Jersey Boys the film may be adapted from Jersey Boys the hit Broadway show but it never feels as though you’re watching a fully fledged musical. On stage, everything revolved around the songs. In the film, it’s the rise and fall of The Four Seasons told from the perspective of each band member – the songs, when they come, feel secondary. It’s as though director Clint Eastwood wanted to make a musical for people who don’t usually care for musicals.
When The Four Seasons came to fame during the early sixties they were presented as clean-cut boys from Jersey. Behind the scenes, the story was different. When we first meet sixteen year-old Frankie Castelluccio (John Lloyd Young) he’s sweeping floors in a neighborhood barbershop. He’s also the lookout and getaway driver for petty criminal Tommy DeVito (Vencent Piazza). Tommy goes to jail for a botched robbery while the judge lets Frankie walk with a warning. It’s not a great beginning for what will be a musical partnership but it is a beginning, all the same. As Tommy tells us, “The only ways to escape (the neighborhood) were joining the army, getting mobbed up or getting famous. For us, it was two out of three.”
Once Tommy is released, Frankie reunites, and together with their friend Nick Massi (Michael Lomenda) and new guy to the area, budding songwriter Bob Gaudio (Erich Bergen) they form a band. “After thirty seconds, I knew I had to write for this voice,” Gaudio states to the camera upon hearing Castellucio sing. It’s only later, while on a date with the brazen Mary (Renee Marino) Frankie changes his name to Valli. He was going to be Vally with a y, but as Mary tells him, “You’re Italian, you gotta end with a vowel.”
The first fifty minutes deals with story as each of the band members turn to the camera and give their angle and thoughts on what’s happening. The principle narrator tends to be DiVitto, which is of no surprise considering it’s DiVitto’s fast-talking, neighborhood patter that not only propels the band forward during their early days but also gets himself, and everyone else in trouble, financial and otherwise.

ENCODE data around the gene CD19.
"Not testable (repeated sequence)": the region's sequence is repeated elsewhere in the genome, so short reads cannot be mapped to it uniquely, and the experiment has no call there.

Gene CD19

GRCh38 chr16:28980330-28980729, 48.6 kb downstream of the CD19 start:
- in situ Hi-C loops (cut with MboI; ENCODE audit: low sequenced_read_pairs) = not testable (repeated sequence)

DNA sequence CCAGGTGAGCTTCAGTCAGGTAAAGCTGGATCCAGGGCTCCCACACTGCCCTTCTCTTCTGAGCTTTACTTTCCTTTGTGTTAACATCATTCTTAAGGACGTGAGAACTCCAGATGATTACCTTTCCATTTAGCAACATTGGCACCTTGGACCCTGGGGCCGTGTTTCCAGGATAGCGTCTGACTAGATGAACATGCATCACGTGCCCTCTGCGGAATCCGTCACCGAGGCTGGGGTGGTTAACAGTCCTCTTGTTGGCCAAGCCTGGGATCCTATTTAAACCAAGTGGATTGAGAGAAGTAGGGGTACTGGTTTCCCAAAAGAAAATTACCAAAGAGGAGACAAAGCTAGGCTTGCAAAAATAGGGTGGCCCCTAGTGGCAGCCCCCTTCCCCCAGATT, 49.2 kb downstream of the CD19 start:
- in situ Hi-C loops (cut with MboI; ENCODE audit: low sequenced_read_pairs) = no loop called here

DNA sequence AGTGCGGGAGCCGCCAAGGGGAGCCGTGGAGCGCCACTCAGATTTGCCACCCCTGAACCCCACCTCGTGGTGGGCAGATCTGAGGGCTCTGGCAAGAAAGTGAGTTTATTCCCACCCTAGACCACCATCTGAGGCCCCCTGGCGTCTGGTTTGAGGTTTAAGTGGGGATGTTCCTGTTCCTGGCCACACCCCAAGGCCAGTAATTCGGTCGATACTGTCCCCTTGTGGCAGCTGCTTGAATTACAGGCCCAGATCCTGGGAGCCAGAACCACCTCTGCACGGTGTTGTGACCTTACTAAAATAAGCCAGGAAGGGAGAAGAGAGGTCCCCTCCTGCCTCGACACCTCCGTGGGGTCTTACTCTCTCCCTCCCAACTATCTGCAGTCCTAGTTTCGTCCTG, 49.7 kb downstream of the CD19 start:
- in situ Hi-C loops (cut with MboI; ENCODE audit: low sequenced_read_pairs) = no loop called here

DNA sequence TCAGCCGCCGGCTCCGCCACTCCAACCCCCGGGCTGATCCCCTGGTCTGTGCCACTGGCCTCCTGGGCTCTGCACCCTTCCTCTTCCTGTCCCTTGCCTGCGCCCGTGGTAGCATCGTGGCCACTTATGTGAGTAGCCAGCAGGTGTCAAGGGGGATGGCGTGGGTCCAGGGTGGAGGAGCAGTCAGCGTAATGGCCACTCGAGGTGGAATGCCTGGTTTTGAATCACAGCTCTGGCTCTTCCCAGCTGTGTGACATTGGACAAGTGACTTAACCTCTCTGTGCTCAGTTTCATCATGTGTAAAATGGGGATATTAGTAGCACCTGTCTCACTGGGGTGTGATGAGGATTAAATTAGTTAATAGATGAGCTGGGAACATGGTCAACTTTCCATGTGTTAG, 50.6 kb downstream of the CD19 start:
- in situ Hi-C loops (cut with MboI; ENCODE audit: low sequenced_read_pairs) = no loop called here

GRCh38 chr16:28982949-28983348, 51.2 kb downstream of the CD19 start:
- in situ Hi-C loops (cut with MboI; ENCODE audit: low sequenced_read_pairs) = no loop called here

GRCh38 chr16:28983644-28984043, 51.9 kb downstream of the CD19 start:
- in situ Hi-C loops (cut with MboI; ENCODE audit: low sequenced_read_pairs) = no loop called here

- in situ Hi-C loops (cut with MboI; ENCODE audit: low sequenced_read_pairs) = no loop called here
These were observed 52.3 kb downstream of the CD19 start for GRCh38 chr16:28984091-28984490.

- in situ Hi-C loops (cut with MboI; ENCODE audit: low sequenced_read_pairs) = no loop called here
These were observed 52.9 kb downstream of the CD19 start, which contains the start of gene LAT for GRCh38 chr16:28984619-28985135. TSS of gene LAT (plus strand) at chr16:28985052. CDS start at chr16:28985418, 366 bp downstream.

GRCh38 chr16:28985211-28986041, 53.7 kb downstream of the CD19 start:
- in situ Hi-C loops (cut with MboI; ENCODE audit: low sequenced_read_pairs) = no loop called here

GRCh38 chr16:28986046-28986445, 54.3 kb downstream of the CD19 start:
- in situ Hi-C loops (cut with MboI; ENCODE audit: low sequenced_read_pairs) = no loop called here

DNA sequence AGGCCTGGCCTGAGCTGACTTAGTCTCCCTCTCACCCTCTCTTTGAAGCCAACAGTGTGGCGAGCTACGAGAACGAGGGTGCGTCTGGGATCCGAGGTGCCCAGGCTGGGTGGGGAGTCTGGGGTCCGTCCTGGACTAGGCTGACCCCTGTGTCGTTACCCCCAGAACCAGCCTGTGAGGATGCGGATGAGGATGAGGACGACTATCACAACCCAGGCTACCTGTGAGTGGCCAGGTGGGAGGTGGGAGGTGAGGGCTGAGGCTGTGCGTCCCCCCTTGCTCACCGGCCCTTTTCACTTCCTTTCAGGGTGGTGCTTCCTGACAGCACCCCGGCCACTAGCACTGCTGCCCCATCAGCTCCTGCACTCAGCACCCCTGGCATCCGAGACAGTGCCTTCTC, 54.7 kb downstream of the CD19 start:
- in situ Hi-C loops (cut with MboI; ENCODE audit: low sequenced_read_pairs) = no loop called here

There’s a lot of amusement to be had with the dialog. “I’m gonna be bigger than Sinatra,” Valli tells Mary on their first date. “Oh, yeah?” she asks. “Standing on a chair?” When the band finish their first set at a bar, Tommy tells his audience, “Drink up, then get lost. We got a second show at ten.”
As with all of his films, director Eastwood frames his shots well. Each scene is well composed – there’s nothing fussy or rushed – plus he’s already proven to have a fine ear for music and musical presentation, yet somehow the film manages to make the songs unexciting when it should be celebrating each hit tune. With the exception of the occasional individual performance – Can’t Take My Eyes Off You is a standout – the songs never feel fully alive, even though we’re allowed the pleasure of hearing complete songs instead of fragments.
Plus, the film has a myopic approach to time and place. Here we have a pop band producing number one hits, several in a row, while never acknowledging anything about the music business in general. Considering there was a musical revolution going on at the time, not to mention the musical influences of The Beatles, The Rolling Stones and that British invasion in general, you would think that someone at sometime would have remarked about the industry and what the competition was up to, but it never happens. Jersey Boys is all about the Jersey boys, and nothing on the outside has a chance of looking in.
Performances are uniformly good. John Lloyd Young reprises his stage role of Frankie Valli and does it well. Vincent Piazza is a powerhouse as Tommy DeVitto – he’s the kind of best friend you wished you never had running on batteries that never quit – and Christopher Walken is fun as mob boss Gyp DeCarlo who not only befriends Frankie Valli but is even a genuine fan. “A voice like that is a gift from God,” DeCarlo declares.
There’s also good humor throughout. When Joey Russo as a young Joe Pesci – yes, the Joe Pesci – is told he was being funny, Pesci replies with the now familiar, “I’m funny? Funny how?” Plus, we catch a glimpse of a certain black and white TV western playing on a living room set when televisions looked like furniture with a young looking Rowdy Yates smiling at the screen.
Yet, without the sense of joy and fun in the performances of the songs, the film feels incomplete as if the key element that inspired the film in the first place is now missing. It’s also interesting that one of the band’s biggest hits, and now their signature tune, December 1963 (Oh, What a Night) barely gets a mention. Music trivia buffs will know that the 1975 song is not really a part of the story involving the original Four Seasons lineup; it came later. On the other hand, considering that lead singer Valli sung mostly backup while drummer Gerry Polci sang lead, and the fact that the song became so huge, you’d think the conversations surrounding the writing, producing and recording of this one song alone would have made a fascinating sequence, but it doesn’t happen.
If you’re looking to enjoy the music of The Four Seasons then wait for the national touring company to return for a live performance of the musical where the songs and the singing are paramount. The film illustrates the story of the band well, but it never seems fully interested in the score; it’s more a bio-pic than a film version of the Broadway jukebox musical, which is fine if you know nothing about the show, but those who enjoyed Jersey Boys as theatre may have some reservations.
MPAA Rating: R Length: 134 Minutes Overall Rating: 7 (out of 10)